Every Wiesmann is custom built by hand. Don’t believe that claim? Here, it'll show you...
In order to showcase their cars’ construction and design, automakers invariably rely upon cutaway models to show their wares from the inside out. Wiesmann, a German manufacturer of some sweet retro-styled sports cars, took a different approach at the 2009 Frankfurt motor show: they’re building an entire car at the show.
A pair of craftsmen from Wiesmann's factory in Dülmen, Germany, set up shop on the company’s display stand yesterday afternoon, bringing neatly-arranged tool chests, a dolly, creeper, and a basic chassis tub along with them. Since then, they’ve slowly (but carefully) been building an actual Wiesmann MF4 GT coupe, not unlike the brown example shown in this gallery.
It’s hard not to love a Wiesmann: every model is beautifully styled (if not somewhat derivative of a Jaguar XK120), fitted with a luxurious interior, and packed full of power. The latter comes courtesy of BMW -- the MF5 Roadster, which made its debut at the show, stuffs the 5.0-liter V-10 from an M5 underneath its hood. Given the car’s 3000-pound curb weight, we imagine that makes for a wild ride. Even the MF4 sounds fun -- it uses BMW's 367-hp 4.8-liter V-8, which can rocket the car from 0-62 mph in 4.6 seconds.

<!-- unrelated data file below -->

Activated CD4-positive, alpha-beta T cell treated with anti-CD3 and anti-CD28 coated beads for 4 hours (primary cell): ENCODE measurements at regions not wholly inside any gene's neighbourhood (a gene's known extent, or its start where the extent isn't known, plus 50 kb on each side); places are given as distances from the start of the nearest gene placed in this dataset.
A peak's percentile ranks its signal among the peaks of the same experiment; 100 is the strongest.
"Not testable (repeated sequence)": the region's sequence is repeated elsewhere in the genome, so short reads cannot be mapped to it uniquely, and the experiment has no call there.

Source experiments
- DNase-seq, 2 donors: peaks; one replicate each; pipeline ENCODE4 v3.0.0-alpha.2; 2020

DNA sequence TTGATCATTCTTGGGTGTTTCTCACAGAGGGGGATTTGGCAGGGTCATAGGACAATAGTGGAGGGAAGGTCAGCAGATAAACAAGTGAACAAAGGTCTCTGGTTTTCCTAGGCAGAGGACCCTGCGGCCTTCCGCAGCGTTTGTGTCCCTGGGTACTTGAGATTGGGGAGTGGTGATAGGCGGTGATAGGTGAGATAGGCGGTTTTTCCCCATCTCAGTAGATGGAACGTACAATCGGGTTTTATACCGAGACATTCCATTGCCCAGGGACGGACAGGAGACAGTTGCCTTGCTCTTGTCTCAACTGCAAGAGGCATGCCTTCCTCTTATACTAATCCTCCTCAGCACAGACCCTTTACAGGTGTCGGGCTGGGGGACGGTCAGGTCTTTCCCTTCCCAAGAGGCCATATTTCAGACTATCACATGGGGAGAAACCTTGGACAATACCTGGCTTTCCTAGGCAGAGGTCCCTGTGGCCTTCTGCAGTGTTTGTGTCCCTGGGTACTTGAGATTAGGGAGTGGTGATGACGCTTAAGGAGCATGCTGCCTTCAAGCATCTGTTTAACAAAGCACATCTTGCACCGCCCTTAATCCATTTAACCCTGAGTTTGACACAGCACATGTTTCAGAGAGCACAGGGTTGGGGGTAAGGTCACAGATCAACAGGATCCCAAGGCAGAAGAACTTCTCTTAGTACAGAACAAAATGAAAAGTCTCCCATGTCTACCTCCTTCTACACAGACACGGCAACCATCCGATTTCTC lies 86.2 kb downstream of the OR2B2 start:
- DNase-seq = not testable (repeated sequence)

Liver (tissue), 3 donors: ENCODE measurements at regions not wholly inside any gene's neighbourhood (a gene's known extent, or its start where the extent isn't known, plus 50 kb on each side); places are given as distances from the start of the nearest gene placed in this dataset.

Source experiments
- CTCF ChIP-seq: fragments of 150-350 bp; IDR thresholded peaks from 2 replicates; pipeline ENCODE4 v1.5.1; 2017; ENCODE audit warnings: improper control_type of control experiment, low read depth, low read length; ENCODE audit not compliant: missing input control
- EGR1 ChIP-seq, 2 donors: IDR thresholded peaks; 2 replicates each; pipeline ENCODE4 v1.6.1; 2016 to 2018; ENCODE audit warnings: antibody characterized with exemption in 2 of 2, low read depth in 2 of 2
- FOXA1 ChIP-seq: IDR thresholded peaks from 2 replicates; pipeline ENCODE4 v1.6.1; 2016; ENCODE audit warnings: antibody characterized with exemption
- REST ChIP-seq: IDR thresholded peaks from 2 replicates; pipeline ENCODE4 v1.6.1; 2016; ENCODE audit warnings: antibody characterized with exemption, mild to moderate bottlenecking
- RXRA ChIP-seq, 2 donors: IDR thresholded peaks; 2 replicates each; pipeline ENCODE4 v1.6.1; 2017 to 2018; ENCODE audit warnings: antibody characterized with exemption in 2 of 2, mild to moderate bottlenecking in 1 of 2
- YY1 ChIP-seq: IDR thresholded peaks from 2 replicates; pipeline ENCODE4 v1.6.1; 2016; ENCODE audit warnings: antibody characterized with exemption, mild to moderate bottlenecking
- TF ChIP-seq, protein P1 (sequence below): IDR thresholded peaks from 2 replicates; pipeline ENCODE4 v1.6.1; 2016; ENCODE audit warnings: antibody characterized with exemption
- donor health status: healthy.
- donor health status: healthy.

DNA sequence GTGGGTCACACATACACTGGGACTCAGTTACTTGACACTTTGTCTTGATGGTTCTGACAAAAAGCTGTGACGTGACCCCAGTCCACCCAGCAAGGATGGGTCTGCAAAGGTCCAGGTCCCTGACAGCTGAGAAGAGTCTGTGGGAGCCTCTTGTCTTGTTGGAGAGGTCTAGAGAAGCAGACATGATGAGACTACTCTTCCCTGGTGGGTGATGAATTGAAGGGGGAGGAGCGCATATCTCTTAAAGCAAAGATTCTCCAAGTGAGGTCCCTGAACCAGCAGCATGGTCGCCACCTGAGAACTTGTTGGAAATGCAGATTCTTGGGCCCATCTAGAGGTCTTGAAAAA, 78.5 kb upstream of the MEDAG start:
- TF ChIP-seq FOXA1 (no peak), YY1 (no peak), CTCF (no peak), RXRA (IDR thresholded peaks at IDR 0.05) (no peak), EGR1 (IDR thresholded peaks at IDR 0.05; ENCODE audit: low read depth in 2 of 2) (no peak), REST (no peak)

Sadly, we didn’t have a chance to see that monster engine get squeezed between the inner fenders. Between yesterday evening and today, the MF4 gained a number of suspension and driveline components, and was about to have the entire wiring harness installed (how about those Volvo relays?). Fun fact: no two Wiesmann electrical harnesses are exactly alike, which must make servicing a car or finding parts years out real fun.
If all goes according to plan, the dynamic duo will finish the car on the 27, and hopefully without the usual leftover fasteners that accompany my assembly projects. They'll have to hurry, though -- even if; given 24 hours each day to wrench on the MF4, they'd still fall short of the 350 hours Wiesmann says goes into building each car.
There’s a good bet that this particular car will be sold to a customer (Wiesmann builds approximately 100 cars a year), but given the company has no interests in shelling out the expenses required to certify their cars to NHTSA standards, it won’t be headed to America.